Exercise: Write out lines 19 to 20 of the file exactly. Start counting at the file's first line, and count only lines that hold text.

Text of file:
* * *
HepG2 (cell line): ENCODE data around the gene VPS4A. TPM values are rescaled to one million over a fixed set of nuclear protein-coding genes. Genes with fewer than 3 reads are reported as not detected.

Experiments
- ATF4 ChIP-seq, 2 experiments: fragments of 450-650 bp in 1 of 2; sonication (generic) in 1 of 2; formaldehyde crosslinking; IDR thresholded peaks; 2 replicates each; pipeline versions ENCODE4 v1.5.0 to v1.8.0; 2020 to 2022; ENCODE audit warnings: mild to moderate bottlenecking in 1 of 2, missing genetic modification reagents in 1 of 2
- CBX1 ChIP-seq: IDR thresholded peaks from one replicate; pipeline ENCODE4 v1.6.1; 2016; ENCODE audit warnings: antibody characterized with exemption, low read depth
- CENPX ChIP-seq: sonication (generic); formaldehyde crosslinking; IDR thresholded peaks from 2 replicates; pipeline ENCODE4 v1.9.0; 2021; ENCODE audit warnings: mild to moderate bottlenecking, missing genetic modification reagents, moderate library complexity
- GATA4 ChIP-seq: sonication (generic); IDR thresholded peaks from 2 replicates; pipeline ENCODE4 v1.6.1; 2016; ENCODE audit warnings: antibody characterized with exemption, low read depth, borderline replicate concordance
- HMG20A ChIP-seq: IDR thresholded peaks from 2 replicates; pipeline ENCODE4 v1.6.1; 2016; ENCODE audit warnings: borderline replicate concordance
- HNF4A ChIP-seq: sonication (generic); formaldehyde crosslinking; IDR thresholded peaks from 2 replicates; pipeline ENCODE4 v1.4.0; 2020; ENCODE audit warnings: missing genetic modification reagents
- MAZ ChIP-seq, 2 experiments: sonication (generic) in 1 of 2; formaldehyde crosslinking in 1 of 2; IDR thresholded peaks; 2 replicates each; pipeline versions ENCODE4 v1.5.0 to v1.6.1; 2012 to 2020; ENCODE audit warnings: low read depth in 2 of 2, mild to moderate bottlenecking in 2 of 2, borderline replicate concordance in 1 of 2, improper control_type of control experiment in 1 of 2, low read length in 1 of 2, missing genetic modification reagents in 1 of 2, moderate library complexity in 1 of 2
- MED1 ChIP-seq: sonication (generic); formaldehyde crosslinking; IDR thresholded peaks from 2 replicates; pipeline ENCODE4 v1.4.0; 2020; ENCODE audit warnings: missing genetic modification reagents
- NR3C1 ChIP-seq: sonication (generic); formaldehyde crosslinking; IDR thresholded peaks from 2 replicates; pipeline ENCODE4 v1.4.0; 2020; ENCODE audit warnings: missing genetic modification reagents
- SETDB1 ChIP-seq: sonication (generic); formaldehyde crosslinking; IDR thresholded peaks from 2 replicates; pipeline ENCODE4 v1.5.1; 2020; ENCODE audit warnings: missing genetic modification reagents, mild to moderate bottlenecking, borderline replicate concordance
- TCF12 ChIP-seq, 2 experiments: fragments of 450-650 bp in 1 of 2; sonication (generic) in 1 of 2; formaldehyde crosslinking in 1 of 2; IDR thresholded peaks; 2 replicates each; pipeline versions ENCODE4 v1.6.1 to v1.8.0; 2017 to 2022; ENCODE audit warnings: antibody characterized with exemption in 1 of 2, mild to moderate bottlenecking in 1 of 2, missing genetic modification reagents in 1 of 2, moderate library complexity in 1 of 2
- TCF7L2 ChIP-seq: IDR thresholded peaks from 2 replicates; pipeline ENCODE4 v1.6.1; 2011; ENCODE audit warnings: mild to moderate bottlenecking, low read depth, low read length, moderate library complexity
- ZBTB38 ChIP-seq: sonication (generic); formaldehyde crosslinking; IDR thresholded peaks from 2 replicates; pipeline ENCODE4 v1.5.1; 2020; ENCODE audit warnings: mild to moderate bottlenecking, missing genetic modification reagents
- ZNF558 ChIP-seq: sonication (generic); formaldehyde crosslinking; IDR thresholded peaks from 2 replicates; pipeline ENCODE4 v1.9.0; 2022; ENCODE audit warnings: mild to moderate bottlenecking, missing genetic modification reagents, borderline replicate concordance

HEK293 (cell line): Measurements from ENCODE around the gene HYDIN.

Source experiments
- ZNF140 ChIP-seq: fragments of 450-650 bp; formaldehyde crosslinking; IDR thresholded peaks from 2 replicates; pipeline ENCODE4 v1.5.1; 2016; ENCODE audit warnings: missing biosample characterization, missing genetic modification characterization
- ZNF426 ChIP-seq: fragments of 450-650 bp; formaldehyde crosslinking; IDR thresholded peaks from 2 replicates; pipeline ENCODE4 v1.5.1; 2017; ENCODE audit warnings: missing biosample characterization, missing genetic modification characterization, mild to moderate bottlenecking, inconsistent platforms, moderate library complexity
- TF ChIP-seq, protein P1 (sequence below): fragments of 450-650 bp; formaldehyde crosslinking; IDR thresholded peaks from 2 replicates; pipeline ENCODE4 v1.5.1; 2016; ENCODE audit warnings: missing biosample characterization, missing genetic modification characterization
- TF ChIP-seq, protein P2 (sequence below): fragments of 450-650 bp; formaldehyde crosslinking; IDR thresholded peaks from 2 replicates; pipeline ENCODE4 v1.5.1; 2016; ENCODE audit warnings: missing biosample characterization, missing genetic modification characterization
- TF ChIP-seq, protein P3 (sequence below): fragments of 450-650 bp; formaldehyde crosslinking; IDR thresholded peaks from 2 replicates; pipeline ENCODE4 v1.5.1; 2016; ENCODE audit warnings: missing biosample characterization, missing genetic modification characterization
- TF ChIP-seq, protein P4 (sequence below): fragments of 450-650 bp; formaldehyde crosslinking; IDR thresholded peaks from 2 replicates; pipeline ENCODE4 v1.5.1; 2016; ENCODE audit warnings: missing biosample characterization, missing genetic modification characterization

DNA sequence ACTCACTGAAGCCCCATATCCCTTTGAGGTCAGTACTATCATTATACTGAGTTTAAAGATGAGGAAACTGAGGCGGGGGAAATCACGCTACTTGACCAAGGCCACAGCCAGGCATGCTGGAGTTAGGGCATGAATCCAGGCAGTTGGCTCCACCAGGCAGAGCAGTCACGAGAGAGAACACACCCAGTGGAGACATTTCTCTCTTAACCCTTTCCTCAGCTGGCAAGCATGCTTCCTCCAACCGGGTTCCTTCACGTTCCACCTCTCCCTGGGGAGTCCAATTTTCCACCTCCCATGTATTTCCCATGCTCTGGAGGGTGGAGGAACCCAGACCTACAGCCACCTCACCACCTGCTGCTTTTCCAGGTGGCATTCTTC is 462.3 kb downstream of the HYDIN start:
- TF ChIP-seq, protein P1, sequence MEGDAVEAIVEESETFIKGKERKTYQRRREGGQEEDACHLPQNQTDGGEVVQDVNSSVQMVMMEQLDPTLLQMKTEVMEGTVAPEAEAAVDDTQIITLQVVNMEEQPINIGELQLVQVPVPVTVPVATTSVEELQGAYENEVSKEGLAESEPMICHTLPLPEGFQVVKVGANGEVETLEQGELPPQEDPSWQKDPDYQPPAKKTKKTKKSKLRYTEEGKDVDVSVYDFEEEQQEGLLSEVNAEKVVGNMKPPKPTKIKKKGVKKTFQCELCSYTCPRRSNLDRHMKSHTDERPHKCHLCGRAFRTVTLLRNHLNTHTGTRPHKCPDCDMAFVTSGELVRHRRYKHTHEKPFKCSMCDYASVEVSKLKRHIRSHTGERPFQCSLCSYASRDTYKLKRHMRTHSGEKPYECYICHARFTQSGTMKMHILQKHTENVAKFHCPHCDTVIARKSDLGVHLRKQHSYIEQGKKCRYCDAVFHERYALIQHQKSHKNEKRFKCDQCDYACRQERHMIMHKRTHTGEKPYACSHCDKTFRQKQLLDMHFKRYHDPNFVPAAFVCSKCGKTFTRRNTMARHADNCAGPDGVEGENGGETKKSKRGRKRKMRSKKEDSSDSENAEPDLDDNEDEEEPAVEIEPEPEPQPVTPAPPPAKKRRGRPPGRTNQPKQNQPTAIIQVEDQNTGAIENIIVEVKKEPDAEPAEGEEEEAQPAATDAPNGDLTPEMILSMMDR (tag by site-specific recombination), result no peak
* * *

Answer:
- ZNF140 ChIP-seq: fragments of 450-650 bp; formaldehyde crosslinking; IDR thresholded peaks from 2 replicates; pipeline ENCODE4 v1.5.1; 2016; ENCODE audit warnings: missing biosample characterization, missing genetic modification characterization
- ZNF426 ChIP-seq: fragments of 450-650 bp; formaldehyde crosslinking; IDR thresholded peaks from 2 replicates; pipeline ENCODE4 v1.5.1; 2017; ENCODE audit warnings: missing biosample characterization, missing genetic modification characterization, mild to moderate bottlenecking, inconsistent platforms, moderate library complexity